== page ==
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Homeless strategy No. 1: Go after those that give money to panhandlers where it is illegal to do so
No panhandling signs at off ramps are now only deployed at just one interchange — Yosemite Avenue and Main Street — but they are ignored by a significant number of motorists who make it possible for the illegal practice to continue.

It’s been nearly two years since Manteca started actively engaging in trying to address homeless issues that have plagued the community for years but started to intensify in recent years as they have elsewhere in California.

And to give credit to where credit is due, the most visible outcome of that effort — the community resource officers dealing with the homeless that are finally the promised two officers strong after the city struggled more than a year to fulfill the City Council’s directive — is the result of the settlement of a class action civil rights lawsuit brought against the city by the homeless.

The city deserves credit for not only minimizing the financial liability of taxpayers but for earnestly working with non-profits that exist to help the homeless as well as finding ways to try and minimize illegal acts committed by the homeless.

The use of CROs to nudge the homeless into seeking help as well as working to reunite them with their families often a thousand miles or more away is seen as a model effort by other cities struggling with the same homeless issues. The CRO effort has also led to passive enforcement efforts as witnessed by the liberation of the library courtyard at night from being a sort of den of inequity for illegal behavior by the homeless by the placement of the wrought iron fencing.

That said all is not well. And to address issues with a concerted effort should not require the “homed” in Manteca to file a class action suit over their civil rights being violated to spur the city into action.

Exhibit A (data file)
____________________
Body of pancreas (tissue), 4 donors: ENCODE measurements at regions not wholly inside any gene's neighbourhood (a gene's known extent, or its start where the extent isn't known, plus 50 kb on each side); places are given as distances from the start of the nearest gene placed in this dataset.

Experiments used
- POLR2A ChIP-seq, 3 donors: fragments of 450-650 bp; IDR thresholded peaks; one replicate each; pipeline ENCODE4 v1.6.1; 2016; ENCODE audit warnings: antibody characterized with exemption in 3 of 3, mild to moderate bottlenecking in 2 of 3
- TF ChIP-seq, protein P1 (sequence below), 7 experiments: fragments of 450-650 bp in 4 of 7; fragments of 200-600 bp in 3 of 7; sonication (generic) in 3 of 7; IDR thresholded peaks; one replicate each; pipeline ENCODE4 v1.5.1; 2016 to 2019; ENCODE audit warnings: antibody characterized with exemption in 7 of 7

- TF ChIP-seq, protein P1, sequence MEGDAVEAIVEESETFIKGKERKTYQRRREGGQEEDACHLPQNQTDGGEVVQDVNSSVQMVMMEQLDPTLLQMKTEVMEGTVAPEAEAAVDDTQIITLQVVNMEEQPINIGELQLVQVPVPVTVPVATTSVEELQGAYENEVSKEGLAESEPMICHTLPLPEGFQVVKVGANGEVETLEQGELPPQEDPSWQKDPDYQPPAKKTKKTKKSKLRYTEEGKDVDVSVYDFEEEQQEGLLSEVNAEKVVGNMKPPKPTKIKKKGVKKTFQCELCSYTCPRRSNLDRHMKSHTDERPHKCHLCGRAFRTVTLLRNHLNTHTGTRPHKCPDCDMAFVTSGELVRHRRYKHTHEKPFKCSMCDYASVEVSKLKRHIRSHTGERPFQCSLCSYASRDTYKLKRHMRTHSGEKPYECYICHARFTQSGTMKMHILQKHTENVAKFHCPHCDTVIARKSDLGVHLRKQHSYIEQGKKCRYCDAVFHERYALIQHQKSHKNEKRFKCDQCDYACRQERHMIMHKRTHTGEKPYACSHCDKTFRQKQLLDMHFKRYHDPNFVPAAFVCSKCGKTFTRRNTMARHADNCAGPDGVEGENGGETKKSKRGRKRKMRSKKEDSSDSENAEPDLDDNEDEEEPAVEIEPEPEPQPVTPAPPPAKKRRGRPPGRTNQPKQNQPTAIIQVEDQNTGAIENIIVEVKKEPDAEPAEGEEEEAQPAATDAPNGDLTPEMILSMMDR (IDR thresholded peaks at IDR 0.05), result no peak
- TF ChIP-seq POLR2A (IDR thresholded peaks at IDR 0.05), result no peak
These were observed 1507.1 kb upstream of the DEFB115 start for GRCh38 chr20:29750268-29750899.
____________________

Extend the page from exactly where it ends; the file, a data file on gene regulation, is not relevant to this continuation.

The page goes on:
No one is blaming the city for the homeless problem. But for them to be overly sensitive to criticism is forgetting the fact they signed on — whether they were elected or hired and paid — to provide community leadership on problems such as dealing with the homeless.

And with the next homeless summit looming June 21, there are at least five things the city needs to seriously look at to improve things for everybody and not just meet the minimum requirement of a class action lawsuit settlement that from the perspective of more than a few Manteca residents tipped the scales of justice significantly in favor of the homeless engaged in criminal activity.

Today, let’s examine illegal panhandling.

Here’s what the city needs to do: Amend the existing ordinance panhandling ordinance to impose penalties for those who give money to panhandlers in areas the city has deemed it is illegal to do so as allowed under court rulings.

The city seems to be missing the point of this suggestion. No one is asking the city to declare it illegal to panhandle per se. It’s a ridiculous comeback given such a law can’t legally be imposed.

What is being asked is for the city to fine people who give money to the homeless in areas such as intersections where the city not only has made it illegal to panhandle but has actually bothered to place signs at a handful of such locations.  Once in place, have the police conduct sting operations much like crosswalk sting operations. Word will get out after people are cited and have to pay fines for illegally giving money to panhandlers in an area that is clearly marked as off limits for such activity. Given it takes two to tango, panhandlers won’t waste much time welcoming people home to Manteca at freeway off-ramps if the flow of money dries up. 

Keep in mind it would still be legal to panhandle on public property and along public streets almost anywhere else in Manteca as long as it’s not in a threatening or aggressive manner. That gives panhandlers more than 200 “lane miles” of streets to legally panhandle.

The biggest reason for actually giving this section of the city ordinance some teeth is that panhandling at such locations is clearly a health and safety issue which is why the courts or OK with such bans.

The practice backs up traffic on off ramps often when lights are green. Some impatient drivers will start rolling forward when they see the green even when cars ahead of them can’t because a panhandler has scored with some driver.

It is not usual to see some panhandlers walk down the shoulder of off ramps flying signs while traffic is moving.

And let’s be clear on another point. The city must stop carving out exceptions for soliciting money at controlled intersections whether it is the Manteca Firefighters Association at Main Street and Mission Ridge Drive for non-profit burn centers or the Manteca Mural Society at Main Street and Yosemite Avenue for mural donations.

This is a small step that can pay big dividends.

Besides, as the ordinance sits now it is not worth byte space it consumes on a server.

IN WEDNESDAY’S BULLETIN: The community resource officers need to be more than a morning wake-up service for illegal campers.